Paid search advertising as a marketing channel has grown considerably over the last ten years. It originated as a concept in 1998 and quickly became a significant revenue driver for search engines, particularly for Google who had roughly $6 billion in revenue in Q3 2010 largely due to the AdWords PPC platform. Today, advertisers big and small use PPC as a marketing channel to accomplish a wide range of business objectives. Many advertisers view PPC campaigns as only direct response and only as valuable as the direct return that is generated—but is that a limited view? Do PPC campaigns contribute to other marketing channels’ success? And if so how can this be measured?
Here are a few ways to look at the numbers:
Direct results of the last marketing channel touched siloed within each channel (i.e., paid search, affiliate marketing, email marketing, etc.). Last click attribution is the most typical measurement of success.
Attribution reporting helps to identify campaign elements that assist across marketing channels. Direct success cannot always be attributed or measured through “last click” reporting. Measuring attribution across campaigns allows for tighter integration of marketing efforts. It provides insights to continue to invest in terms that may appear to be under-performing based on “last click” attribution.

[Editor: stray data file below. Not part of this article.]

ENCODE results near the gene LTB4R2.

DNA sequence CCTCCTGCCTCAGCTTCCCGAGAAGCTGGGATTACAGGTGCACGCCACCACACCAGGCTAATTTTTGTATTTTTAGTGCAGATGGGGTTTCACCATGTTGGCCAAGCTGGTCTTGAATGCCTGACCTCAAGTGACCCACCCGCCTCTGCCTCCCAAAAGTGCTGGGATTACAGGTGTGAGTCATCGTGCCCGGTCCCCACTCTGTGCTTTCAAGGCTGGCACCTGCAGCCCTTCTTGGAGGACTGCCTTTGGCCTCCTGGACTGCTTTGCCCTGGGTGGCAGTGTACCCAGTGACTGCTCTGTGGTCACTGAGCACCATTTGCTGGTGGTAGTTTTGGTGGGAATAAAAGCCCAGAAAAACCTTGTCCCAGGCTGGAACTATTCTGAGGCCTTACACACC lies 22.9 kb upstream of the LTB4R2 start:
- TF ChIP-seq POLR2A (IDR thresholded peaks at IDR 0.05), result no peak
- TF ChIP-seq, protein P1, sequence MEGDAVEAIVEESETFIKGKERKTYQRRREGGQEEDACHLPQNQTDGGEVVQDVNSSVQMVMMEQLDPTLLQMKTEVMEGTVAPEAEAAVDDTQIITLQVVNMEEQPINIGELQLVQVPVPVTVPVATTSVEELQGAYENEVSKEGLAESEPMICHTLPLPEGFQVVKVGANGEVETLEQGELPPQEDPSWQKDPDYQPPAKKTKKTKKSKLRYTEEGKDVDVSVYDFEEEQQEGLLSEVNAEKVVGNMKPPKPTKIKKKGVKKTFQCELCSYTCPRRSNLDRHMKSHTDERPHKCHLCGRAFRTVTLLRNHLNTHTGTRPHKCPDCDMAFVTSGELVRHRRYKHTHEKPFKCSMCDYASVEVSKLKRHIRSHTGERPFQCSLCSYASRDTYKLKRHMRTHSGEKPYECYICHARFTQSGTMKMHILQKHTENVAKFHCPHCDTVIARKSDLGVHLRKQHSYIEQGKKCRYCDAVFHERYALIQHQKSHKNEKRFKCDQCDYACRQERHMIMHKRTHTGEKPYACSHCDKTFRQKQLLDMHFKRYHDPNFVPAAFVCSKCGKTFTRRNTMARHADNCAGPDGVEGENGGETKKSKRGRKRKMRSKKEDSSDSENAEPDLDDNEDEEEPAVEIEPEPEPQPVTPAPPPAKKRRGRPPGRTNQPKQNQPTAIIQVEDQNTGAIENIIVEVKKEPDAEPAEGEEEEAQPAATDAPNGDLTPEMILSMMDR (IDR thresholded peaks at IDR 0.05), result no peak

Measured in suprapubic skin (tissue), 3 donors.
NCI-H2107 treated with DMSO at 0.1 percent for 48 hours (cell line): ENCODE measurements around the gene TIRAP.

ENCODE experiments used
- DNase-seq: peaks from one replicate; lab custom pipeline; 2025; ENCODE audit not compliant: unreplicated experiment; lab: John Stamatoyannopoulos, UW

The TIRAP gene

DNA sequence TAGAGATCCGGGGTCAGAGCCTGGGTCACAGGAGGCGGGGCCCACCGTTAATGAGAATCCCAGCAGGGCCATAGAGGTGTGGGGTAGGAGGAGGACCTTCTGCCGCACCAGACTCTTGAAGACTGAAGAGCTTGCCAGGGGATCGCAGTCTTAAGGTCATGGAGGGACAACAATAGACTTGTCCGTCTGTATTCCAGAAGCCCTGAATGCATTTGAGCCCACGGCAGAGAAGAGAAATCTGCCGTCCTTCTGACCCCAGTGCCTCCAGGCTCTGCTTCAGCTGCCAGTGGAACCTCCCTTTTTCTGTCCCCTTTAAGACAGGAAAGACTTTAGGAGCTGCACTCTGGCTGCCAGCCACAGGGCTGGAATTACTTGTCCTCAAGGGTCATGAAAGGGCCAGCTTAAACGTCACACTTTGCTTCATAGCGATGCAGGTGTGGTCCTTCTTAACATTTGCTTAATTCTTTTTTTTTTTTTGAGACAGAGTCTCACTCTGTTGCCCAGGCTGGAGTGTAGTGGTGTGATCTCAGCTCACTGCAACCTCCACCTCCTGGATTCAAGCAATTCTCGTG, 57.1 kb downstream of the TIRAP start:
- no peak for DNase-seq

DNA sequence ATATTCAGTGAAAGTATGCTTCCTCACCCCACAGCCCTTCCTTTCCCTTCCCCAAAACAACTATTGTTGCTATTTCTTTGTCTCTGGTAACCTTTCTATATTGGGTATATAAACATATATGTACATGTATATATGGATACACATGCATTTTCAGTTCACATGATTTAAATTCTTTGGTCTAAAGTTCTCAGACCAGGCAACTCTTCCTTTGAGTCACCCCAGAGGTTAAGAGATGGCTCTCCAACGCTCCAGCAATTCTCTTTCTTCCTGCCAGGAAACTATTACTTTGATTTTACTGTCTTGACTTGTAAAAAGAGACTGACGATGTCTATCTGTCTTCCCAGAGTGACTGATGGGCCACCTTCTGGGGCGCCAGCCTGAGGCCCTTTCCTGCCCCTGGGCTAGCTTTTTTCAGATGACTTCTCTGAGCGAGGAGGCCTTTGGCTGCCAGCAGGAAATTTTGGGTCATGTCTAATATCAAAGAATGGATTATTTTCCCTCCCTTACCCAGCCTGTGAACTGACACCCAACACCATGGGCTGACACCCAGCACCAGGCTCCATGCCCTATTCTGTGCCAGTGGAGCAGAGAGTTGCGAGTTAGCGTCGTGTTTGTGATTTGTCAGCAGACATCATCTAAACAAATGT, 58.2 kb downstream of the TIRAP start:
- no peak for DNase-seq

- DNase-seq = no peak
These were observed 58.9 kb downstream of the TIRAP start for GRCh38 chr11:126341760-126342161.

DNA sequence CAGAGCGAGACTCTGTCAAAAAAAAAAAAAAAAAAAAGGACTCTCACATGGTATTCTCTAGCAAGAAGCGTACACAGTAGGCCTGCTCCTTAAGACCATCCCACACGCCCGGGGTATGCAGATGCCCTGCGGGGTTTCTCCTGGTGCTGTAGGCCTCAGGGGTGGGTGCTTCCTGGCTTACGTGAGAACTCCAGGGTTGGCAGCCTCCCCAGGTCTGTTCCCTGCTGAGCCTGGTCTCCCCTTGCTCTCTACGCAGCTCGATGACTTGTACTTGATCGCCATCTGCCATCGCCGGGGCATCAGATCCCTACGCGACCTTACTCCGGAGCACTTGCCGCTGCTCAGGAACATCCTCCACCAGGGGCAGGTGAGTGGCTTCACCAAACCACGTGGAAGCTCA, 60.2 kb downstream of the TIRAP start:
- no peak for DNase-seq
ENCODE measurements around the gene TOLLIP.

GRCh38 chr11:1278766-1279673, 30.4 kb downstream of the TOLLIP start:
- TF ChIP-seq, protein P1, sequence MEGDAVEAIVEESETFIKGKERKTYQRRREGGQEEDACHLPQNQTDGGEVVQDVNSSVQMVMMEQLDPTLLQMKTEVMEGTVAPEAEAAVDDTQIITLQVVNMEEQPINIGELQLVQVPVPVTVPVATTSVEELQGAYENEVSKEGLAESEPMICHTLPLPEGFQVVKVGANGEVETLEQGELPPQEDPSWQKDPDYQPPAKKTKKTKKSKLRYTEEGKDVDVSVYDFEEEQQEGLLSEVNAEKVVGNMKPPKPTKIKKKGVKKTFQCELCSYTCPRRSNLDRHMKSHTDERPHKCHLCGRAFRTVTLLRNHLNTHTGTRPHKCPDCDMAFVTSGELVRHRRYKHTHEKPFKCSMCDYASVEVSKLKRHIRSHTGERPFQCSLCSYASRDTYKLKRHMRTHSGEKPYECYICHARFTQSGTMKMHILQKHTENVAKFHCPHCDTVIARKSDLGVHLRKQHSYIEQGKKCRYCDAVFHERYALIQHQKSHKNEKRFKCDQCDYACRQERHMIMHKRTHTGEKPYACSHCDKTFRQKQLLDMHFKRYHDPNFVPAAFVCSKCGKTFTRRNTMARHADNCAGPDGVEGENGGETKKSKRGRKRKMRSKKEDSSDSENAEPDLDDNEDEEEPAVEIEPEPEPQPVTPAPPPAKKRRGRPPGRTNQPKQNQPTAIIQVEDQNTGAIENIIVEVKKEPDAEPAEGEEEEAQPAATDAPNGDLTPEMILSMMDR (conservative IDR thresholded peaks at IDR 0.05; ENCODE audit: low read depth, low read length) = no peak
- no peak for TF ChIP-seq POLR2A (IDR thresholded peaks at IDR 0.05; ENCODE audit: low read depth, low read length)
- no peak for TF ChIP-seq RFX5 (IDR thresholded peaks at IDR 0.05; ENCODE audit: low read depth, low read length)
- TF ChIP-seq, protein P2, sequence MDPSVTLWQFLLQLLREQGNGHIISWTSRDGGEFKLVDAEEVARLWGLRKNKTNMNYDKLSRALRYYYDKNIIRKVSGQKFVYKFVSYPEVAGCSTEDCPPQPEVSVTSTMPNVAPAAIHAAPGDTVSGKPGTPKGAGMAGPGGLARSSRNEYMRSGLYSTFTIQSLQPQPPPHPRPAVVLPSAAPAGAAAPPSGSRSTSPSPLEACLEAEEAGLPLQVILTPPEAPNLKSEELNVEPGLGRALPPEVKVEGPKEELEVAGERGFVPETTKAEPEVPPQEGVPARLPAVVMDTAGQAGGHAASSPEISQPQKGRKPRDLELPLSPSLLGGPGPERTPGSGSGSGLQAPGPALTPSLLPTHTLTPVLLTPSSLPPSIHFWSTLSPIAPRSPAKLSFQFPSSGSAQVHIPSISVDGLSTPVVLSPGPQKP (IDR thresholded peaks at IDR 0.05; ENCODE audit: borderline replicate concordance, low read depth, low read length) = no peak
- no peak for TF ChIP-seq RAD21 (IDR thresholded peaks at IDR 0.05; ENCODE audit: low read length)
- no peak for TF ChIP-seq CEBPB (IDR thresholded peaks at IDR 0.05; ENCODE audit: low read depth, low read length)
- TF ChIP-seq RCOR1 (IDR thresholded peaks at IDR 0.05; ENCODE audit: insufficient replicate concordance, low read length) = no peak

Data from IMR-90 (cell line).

View-through tracking captures instances of users seeing the advertiser’s ad, not by clicking, but subsequently by visiting, and registering or purchasing from the advertiser’s site.
The world of web analytics, paid search or other digital campaign reporting can be daunting and complicated to approach. Even if you have an understanding of ROI, is that enough? Is ROI enough to fully understand a campaign’s full impact on business? If ROI is all that is being considered, the likelihood is that opportunity is being missed and campaign objectives and performance are not fully understood.
Key takeaway: The way that a campaign is measured is directly related to the actual campaign performance. If tracking (measurement) is incomplete, performance may not be fully understood and therefore capital investment may not be allocated across marketing channels appropriately to optimize for short and long-term return.
Does last click attribution always make the most sense? What are your thoughts—what is the best way to measure campaign performance to optimize for return?